Counterfeit Goods Seized at Xiamen Customs, Export Company Pays Compensation
In May 2012, Xiamen Customs identified 1,332 pairs of suspected counterfeit shoes with a declared value of RMB 100,000. The goods were being shipped to the United States. We had previously assisted our client, a leading US based global manufacturer and retailer of outdoor wear, with recording their goods at China Customs. The goods were identified by the trademark owner as counterfeit and have been detained. Investigation of the factory that produced the shoes is still ongoing, but the export company was readily identifiable from the required documentation they filed at China Customs for exporting the counterfeit goods.
According to the Chinese trademark law an export company may be held liable for trademark infringement. Article 50(2) of the Implementing Regulations of the Trademark Law of the People's Republic of China states that any of the following acts shall constitute infringement: "intentionally providing storage, transportation, mailing, concealment, or other conditions that can facilitate the infringement of another's exclusive right to use a registered trademark."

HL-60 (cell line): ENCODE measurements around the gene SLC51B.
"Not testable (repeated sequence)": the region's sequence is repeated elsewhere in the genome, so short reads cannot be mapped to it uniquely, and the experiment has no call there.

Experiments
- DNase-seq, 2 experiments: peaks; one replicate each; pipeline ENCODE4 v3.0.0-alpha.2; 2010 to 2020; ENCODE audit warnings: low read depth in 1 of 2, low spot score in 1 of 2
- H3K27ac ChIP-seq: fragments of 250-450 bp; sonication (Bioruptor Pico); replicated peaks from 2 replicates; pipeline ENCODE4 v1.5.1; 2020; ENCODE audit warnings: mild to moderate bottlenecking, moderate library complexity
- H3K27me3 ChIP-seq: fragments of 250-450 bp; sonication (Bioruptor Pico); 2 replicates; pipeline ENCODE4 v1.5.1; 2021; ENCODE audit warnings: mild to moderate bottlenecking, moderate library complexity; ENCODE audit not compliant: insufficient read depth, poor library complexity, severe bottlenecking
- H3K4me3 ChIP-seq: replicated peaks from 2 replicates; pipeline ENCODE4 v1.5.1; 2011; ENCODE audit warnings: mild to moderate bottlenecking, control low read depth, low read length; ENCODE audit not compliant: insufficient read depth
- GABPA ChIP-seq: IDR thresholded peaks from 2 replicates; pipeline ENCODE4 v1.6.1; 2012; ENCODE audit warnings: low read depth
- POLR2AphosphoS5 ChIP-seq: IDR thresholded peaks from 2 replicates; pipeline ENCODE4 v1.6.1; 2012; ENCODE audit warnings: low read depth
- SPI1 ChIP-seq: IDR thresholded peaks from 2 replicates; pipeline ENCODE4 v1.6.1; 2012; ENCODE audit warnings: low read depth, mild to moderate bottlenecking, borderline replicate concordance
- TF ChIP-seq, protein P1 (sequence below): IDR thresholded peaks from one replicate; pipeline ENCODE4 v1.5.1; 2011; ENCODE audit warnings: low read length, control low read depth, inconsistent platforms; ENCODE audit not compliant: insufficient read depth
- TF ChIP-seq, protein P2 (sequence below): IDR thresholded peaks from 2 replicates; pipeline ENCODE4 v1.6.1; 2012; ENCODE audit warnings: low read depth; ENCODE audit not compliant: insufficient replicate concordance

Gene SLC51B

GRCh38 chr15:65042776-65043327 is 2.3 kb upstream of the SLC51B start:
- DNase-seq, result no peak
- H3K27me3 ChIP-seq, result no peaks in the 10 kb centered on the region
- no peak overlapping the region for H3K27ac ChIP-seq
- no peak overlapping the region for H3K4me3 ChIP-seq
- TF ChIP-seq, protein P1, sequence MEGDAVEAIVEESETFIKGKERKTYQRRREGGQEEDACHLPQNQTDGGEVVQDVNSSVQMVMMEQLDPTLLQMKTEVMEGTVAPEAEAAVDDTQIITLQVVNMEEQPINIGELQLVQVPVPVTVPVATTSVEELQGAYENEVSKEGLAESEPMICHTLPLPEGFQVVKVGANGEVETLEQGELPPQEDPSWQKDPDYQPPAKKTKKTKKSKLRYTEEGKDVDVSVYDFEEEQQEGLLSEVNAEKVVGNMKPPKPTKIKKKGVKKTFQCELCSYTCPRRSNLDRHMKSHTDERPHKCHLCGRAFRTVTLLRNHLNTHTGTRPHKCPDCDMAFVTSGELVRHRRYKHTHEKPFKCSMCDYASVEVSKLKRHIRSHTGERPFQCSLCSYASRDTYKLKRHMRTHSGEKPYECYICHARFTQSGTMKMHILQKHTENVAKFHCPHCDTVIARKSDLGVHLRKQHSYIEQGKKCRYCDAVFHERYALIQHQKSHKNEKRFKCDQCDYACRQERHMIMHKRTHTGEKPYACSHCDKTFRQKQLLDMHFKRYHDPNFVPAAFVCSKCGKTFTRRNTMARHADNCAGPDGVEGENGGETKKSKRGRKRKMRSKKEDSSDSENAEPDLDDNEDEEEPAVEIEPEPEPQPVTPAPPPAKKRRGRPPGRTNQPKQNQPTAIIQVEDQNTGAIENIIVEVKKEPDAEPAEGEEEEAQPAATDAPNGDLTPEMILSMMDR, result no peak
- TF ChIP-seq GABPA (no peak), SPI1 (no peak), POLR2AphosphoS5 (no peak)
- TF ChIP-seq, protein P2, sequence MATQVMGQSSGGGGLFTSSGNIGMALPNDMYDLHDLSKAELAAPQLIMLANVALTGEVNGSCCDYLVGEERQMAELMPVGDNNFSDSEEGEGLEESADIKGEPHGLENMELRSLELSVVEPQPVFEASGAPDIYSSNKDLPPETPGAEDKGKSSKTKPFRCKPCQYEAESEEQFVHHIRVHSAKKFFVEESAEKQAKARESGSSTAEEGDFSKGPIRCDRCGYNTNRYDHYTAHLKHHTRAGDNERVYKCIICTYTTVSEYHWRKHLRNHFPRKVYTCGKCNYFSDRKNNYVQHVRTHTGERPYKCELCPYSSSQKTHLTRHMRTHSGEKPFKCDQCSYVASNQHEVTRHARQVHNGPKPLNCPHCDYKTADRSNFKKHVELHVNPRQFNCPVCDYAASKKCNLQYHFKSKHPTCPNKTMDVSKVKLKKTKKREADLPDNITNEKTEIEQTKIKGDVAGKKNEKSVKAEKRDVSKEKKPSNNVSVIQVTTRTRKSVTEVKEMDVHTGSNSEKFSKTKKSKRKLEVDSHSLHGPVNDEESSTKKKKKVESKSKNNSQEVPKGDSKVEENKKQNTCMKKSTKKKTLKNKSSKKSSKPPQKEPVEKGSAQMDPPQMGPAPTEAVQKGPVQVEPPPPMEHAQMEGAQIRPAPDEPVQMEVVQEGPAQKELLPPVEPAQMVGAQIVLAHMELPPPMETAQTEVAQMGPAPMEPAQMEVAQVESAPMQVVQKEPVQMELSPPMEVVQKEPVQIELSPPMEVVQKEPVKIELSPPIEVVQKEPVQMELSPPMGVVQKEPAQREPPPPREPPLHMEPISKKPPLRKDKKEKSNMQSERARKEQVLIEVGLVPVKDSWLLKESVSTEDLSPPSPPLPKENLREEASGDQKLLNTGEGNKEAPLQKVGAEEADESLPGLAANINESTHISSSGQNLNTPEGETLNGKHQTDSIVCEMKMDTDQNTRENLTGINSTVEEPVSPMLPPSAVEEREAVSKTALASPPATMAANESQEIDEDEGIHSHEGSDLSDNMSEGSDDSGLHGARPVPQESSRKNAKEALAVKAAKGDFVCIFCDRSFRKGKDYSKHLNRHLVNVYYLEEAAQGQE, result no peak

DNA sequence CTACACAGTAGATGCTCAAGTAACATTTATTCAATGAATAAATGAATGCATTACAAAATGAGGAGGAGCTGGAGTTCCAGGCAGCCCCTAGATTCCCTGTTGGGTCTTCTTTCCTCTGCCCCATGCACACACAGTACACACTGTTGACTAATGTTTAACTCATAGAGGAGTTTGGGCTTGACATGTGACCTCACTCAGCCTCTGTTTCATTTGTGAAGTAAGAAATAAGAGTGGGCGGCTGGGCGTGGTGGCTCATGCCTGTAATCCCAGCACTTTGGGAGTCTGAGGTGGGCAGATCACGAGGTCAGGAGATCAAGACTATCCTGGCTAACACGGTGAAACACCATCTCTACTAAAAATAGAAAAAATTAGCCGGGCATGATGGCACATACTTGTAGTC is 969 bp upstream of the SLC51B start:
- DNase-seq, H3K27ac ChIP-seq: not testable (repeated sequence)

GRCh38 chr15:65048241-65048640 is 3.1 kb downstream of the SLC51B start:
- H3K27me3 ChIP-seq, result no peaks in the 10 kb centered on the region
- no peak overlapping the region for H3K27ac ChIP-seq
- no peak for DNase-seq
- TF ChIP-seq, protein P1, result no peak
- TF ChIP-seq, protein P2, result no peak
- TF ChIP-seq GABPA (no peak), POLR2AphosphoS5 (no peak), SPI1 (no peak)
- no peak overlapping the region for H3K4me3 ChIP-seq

Our firm sent the export company a Demand Letter informing them that their assistance to store and transport the counterfeit products constituted trademark infringement, requesting compensation for their infringing activity, and demanding assurances that they would more closely monitor for, and refuse to export infringing products in the future. After several rounds of discussion, an agreement was reached whereby the export company agreed to fully perform their duty of care in future operations and to pay RMB 20,000 to compensate for the legal expense our Client paid to stop the infringement.
In addition to preventing infringing goods from entering foreign markets, recordal of trademarks, patents, and copyrights at China Customs may allow for compensation in civil litigation and criminal liability for infringers, including the export company.
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